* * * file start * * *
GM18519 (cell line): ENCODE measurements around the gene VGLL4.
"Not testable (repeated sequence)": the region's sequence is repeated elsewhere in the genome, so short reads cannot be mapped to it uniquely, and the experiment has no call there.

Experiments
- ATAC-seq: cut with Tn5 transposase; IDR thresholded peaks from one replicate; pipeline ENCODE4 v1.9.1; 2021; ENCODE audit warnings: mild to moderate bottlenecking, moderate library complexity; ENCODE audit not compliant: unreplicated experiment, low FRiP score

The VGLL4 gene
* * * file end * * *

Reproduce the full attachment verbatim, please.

GM18519 (cell line): ENCODE measurements around the gene VGLL4.
"Not testable (repeated sequence)": the region's sequence is repeated elsewhere in the genome, so short reads cannot be mapped to it uniquely, and the experiment has no call there.

Experiments
- ATAC-seq: cut with Tn5 transposase; IDR thresholded peaks from one replicate; pipeline ENCODE4 v1.9.1; 2021; ENCODE audit warnings: mild to moderate bottlenecking, moderate library complexity; ENCODE audit not compliant: unreplicated experiment, low FRiP score

The VGLL4 gene